from The American Heritage® Dictionary of the English Language, 4th Edition

  • n. A North American warbler (Dendroica striata), the male of which has a black cap.

from Wiktionary, Creative Commons Attribution/Share-Alike License

  • n. A North American warbler, Dendroica striata, the male of which has a black patch on its head

from the GNU version of the Collaborative International Dictionary of English

  • n. A warbler of the United States (Dendroica striata).

from The Century Dictionary and Cyclopedia

  • n. The black-poll warbler, Dendroica striata, which has the top of the head black.

from WordNet 3.0 Copyright 2006 by Princeton University. All rights reserved.

  • n. North American warbler having a black-and-white head


from The American Heritage® Dictionary of the English Language, 4th Edition

black + poll, head.


  • We were barged out the way by about 30 birdwatchers all rushing to see a blackpoll warbler.

    Ghosts of Gone Birds: exhibition enlists artists to save endangered species

  • Northern migratory species winter in the savanna, such as spotted sandpiper Actitis macularia, barn swallow Hirundo rustica and blackpoll warbler Dendroica striata.

    Canaima National Park, Venezuela

  • The park is a significant breeding site for harlequin duck Histrionicus histrionicus, blackpoll warbler Dendroica striata, common tern Sterna hirundo, and arctic tern S. paridisaea, a nesting site for bald eagle Haliaeetus leucocephala, rock ptarmigan Lagopus mutus and American tree sparrow Spizella arborea, and a stopover for migrating shore birds.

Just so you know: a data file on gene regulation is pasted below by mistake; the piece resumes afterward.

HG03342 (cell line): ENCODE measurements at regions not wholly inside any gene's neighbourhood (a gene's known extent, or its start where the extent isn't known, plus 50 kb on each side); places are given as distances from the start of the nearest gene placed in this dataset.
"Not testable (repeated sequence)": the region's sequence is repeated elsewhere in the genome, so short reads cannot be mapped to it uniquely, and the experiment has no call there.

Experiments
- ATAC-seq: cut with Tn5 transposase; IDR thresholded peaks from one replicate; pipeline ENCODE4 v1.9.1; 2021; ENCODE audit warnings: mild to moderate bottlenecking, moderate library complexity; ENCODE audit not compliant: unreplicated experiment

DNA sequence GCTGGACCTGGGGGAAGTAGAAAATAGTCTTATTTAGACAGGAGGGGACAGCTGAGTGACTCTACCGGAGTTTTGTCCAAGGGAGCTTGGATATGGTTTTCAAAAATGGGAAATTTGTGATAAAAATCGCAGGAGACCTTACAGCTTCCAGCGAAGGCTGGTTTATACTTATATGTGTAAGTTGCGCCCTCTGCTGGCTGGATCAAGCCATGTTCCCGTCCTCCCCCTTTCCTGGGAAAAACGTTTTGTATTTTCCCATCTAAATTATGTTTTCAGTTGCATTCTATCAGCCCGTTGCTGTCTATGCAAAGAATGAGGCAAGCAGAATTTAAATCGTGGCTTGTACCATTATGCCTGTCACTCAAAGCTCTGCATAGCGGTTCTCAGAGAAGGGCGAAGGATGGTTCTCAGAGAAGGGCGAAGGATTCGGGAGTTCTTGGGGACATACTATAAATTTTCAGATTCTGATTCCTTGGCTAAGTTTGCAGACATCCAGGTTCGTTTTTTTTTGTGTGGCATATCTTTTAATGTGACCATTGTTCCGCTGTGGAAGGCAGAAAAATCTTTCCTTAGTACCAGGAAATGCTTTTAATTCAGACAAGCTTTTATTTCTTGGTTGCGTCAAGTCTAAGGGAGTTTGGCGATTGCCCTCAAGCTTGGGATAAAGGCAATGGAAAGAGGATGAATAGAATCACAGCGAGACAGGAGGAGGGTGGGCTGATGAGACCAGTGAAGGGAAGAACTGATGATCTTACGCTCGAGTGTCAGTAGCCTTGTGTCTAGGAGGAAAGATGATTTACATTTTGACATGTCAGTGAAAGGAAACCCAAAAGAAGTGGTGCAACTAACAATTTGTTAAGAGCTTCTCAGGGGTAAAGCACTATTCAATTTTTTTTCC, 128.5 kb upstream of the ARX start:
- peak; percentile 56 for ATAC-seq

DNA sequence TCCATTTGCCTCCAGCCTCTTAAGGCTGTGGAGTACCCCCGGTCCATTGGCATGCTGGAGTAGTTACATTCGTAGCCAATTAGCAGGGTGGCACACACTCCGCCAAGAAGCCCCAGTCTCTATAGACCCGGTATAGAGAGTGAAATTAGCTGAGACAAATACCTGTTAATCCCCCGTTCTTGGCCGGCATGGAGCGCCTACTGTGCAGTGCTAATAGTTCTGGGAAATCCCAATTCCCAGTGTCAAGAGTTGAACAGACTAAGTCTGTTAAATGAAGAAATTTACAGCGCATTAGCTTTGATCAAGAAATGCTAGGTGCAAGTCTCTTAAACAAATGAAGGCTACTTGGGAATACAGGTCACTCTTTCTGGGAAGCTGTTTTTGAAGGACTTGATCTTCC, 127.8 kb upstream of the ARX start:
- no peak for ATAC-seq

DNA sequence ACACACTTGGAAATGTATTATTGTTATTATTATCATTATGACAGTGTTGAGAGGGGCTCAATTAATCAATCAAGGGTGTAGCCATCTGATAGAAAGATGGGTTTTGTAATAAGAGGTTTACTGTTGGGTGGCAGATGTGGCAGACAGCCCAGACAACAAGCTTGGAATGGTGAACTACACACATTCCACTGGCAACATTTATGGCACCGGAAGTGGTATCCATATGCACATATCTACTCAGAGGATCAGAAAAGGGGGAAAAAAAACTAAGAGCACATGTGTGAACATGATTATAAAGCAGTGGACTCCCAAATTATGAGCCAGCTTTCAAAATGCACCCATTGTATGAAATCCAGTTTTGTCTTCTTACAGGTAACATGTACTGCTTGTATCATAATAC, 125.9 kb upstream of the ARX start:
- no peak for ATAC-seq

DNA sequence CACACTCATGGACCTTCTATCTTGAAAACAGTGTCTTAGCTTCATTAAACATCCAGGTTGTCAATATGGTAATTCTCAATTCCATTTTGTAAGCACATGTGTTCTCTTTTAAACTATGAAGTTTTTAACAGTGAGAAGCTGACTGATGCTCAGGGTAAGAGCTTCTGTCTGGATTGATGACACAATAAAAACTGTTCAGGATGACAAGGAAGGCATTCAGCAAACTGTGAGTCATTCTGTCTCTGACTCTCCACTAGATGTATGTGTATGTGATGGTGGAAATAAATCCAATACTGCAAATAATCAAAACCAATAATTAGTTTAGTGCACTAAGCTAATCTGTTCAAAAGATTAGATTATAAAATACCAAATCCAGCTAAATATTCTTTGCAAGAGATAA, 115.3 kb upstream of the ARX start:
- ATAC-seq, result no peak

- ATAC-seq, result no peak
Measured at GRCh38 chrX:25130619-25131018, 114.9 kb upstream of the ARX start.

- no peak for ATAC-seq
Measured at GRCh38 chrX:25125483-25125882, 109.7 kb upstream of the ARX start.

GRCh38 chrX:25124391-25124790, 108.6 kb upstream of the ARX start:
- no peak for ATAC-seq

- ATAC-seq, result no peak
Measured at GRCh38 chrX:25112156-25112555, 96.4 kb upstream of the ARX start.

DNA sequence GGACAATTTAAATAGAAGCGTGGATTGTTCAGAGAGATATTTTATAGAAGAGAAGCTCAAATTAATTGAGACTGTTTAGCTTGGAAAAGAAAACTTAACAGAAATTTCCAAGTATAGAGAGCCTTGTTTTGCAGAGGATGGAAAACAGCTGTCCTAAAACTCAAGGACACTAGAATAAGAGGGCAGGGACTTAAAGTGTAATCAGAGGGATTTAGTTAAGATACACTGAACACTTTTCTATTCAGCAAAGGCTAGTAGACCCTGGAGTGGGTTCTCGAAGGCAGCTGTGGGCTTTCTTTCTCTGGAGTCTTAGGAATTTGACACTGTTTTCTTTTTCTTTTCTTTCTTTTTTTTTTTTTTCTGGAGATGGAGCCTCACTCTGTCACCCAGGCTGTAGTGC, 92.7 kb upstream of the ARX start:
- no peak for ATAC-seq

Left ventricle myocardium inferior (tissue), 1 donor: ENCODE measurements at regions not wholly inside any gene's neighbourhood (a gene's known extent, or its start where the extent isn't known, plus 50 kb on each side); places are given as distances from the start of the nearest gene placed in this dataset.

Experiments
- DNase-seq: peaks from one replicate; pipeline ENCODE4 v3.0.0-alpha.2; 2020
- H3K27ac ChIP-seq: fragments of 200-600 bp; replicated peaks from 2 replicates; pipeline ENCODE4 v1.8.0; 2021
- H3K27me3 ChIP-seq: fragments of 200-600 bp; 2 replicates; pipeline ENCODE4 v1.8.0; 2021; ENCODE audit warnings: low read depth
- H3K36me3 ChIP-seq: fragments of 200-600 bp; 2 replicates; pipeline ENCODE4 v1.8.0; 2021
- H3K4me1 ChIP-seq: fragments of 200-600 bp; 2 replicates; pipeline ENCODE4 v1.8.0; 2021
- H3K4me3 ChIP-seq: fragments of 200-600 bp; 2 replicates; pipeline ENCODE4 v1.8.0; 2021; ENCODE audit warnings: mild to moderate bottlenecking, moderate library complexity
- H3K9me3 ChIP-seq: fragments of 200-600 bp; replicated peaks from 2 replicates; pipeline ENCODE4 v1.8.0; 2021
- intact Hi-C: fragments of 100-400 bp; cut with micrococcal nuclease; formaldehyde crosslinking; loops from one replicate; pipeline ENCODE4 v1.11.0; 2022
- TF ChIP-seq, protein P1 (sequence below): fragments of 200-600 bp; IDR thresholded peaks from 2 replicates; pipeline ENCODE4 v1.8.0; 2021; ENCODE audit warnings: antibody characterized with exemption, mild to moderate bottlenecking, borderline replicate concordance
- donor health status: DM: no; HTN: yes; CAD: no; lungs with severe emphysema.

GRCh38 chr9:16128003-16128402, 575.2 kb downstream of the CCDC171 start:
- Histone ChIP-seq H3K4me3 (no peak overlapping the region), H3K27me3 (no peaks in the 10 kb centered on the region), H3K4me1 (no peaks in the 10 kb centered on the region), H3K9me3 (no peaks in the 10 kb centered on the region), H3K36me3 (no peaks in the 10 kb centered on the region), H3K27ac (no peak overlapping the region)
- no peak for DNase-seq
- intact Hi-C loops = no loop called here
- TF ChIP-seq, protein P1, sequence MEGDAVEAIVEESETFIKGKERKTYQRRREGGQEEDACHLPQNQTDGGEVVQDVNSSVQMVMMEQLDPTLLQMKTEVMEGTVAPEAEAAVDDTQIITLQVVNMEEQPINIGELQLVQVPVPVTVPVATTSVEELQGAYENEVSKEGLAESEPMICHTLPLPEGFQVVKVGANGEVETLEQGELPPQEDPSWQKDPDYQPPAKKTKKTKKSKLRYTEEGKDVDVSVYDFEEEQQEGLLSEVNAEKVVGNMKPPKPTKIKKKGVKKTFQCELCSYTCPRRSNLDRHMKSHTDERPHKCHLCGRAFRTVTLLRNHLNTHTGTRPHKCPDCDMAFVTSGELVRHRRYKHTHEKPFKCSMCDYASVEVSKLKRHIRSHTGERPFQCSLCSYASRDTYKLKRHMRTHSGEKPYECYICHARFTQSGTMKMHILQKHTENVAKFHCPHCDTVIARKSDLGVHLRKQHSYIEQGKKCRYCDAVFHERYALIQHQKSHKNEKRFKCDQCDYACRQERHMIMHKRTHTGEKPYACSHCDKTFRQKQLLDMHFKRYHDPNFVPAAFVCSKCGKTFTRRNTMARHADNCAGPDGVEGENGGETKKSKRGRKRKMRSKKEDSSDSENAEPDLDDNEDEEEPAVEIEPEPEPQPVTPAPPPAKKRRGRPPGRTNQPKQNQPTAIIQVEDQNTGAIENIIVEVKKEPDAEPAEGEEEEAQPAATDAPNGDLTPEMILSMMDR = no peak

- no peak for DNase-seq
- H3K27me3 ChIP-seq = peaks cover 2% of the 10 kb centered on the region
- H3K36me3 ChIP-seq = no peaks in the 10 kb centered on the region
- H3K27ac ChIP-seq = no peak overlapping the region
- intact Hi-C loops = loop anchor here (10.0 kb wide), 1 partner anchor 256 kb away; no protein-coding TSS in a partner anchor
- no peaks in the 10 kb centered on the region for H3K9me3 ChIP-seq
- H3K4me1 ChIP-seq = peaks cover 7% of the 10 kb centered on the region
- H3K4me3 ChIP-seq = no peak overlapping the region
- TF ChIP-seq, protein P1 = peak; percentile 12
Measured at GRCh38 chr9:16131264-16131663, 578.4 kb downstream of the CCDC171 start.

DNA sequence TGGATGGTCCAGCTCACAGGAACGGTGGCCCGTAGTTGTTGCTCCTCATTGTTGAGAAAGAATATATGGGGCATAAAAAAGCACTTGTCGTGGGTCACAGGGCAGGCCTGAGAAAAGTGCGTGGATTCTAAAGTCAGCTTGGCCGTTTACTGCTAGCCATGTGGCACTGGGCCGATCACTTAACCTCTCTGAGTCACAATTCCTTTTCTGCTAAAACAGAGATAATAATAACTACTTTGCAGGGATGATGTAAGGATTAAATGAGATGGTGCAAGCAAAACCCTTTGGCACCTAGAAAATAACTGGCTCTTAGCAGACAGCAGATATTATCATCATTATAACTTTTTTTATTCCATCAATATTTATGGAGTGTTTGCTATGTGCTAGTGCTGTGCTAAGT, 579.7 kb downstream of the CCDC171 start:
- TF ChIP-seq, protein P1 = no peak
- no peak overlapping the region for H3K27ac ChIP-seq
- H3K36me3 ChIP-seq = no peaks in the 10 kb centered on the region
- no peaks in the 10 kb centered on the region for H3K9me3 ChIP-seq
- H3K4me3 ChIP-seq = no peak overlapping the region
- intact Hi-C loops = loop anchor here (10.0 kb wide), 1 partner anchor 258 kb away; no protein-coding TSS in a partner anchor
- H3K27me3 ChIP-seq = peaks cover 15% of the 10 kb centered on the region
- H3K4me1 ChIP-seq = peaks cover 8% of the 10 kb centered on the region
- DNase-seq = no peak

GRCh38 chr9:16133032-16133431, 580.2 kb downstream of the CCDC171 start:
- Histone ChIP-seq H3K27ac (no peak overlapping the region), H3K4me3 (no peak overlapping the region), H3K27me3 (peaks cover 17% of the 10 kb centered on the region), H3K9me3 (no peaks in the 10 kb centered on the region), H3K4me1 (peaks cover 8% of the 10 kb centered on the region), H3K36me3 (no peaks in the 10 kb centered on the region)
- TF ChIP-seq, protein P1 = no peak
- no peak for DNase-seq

Gros Morne National Park, Canada

  • Red-tailed hawks, scarlet tanagers, blackpoll warblers and more are lined up in drawers stacked floor to ceiling, their bodies lifelike except for the white cotton where their eyes once were.

    In Battle on Birds,

  • Another bird, the blackpoll warbler, flies nonstop over water from Northern Canada to South America.

    The Life You Longed For

  • The blackpoll warbler, weighing .5 ounce, migrates up to 6,000 miles and it has been estimated that it flaps its wings roughly four million times during the journey.

    The Albert Lea Tribune

  • A former wilderness guide now with the Adirondack Nature Conservancy, Prickett had done bird surveys from the mountain, recording Bicknell's thrush, Swainson's thrush, winter wren, blackpoll warbler and white-throated sparrow.

    Latest News

  • One example of their lifestyles is the blackpoll warbler.



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